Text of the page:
3. Create the service layer that is responsible of mapping DTOs into domain objects and vice versa. The purpose of our service layer is to isolate our domain model from the web layer.
  4. Create the controller class that processes HTTP requests and returns the correct response back to the client.

Note: This example is so simple that we could just inject our repository to our controller. However, because this is not a viable strategy when we are implementing real-life applications, we will add a service layer between the web and repository layers.
Let’s get started.

Creating the Entity

We need to create the entity class that contains the information of a single todo entry. We can do this by following these steps:

  1. Add the id, description, and title fields to the created entity class. Configure the id field of the entity by annotating the id field with the @Id annotation.
  2. Specify the constants (MAX_LENGTH_DESCRIPTION and MAX_LENGTH_TITLE) that specify the maximum length of the description and title fields.
  3. Add a static builder class to the entity class. This class is used to create new Todo objects.
  4. Add an update() method to the entity class. This method simply updates the title and description of the entity if valid values are given as method parameters.

The source code of the Todo class looks as follows:


import static com.javaadvent.bootrest.util.PreCondition.isTrue;
import static com.javaadvent.bootrest.util.PreCondition.notEmpty;
import static com.javaadvent.bootrest.util.PreCondition.notNull;

final class Todo {

static final int MAX_LENGTH_DESCRIPTION = 500;
static final int MAX_LENGTH_TITLE = 100;

private String id;

private String description;

private String title;

public Todo() {}

private Todo(Builder builder) {
this.description = builder.description;
this.title = builder.title;

static Builder getBuilder() {
return new Builder();

//Other getters are omitted

public void update(String title, String description) {
checkTitleAndDescription(title, description);

this.title = title;
this.description = description;

* We don't have to use the builder pattern here because the constructed
* class has only two String fields. However, I use the builder pattern
* in this example because it makes the code a bit easier to read.
static class Builder {

private String description;

private String title;

private Builder() {}

Builder description(String description) {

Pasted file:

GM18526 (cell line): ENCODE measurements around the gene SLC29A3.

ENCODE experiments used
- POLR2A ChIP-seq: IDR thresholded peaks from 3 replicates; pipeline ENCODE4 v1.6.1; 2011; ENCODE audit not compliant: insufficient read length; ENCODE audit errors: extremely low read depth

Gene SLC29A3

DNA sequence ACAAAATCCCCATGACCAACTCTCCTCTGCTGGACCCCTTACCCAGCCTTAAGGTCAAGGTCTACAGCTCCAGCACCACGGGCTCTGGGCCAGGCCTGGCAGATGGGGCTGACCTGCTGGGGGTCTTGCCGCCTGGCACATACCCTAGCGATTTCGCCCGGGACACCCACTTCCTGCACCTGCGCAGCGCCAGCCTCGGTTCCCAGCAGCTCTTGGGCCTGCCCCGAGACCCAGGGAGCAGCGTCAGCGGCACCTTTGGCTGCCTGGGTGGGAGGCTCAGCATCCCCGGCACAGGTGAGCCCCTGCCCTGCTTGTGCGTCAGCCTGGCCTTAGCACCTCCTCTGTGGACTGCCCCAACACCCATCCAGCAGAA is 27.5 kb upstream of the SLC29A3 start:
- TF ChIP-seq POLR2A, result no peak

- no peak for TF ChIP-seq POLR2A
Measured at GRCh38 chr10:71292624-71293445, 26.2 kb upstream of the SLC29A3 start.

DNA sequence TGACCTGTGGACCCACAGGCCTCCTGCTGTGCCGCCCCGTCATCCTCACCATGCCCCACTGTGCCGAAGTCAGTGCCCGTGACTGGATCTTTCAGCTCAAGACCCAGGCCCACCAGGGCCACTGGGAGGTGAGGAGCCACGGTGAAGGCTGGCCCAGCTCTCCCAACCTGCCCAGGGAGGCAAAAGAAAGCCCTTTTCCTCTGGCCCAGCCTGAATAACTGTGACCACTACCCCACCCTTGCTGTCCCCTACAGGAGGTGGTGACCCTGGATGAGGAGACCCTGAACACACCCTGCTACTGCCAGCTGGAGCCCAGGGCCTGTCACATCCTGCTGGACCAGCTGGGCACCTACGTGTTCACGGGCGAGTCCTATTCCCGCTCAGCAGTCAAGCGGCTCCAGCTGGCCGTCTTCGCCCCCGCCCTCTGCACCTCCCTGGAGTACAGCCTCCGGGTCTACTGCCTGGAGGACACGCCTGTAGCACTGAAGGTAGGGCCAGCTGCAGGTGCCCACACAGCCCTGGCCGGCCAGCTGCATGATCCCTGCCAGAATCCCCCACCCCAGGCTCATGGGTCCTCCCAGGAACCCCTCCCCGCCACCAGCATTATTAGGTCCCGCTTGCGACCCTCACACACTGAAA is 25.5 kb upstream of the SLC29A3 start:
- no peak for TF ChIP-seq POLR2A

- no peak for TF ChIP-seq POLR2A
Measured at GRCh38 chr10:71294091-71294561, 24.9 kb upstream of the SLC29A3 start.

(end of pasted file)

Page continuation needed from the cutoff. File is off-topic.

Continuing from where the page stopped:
this.description = description;
return this;

Builder title(String title) {
this.title = title;
return this;

Todo build() {
Todo build = new Todo(this);

build.checkTitleAndDescription(build.getTitle(), build.getDescription());

return build;

private void checkTitleAndDescription(String title, String description) {
notNull(title, "Title cannot be null");
notEmpty(title, "Title cannot be empty");
isTrue(title.length() <= MAX_LENGTH_TITLE,
"Title cannot be longer than %d characters",

if (description != null) {
isTrue(description.length() <= MAX_LENGTH_DESCRIPTION,
"Description cannot be longer than %d characters",

Additional Reading:

Let’s move on and create the repository that communicates with the MongoDB database.

Creating the Repository

We have to create the repository interface that is used to save Todo objects to MondoDB database and retrieve Todo objects from it.
If we don’t want to use the Java 8 support of Spring Data, we could create our repository by creating an interface that extends the CrudRepository<T, ID> interface. However, because we want to use the Java 8 support, we have to follow these steps:

  1. Create an interface that extends the Repository<T, ID> interface.
  2. Add the following repository methods to the created interface:
    1. The void delete(Todo deleted) method deletes the todo entry that is given as a method parameter.
    2. The List<Todo> findAll() method returns all todo entries that are found from the database.
    3. The Optional<Todo> findOne(String id) method returns the information of a single todo entry. If no todo entry is found, this method returns an empty Optional.
    4. The Todo save(Todo saved) method saves a new todo entry to the database and returns the the saved todo entry.

The source code of the TodoRepository interface looks as follows:


import java.util.List;
import java.util.Optional;

interface TodoRepository extends Repository<Todo, String> {

void delete(Todo deleted);

List<Todo> findAll();

Optional<Todo> findOne(String id);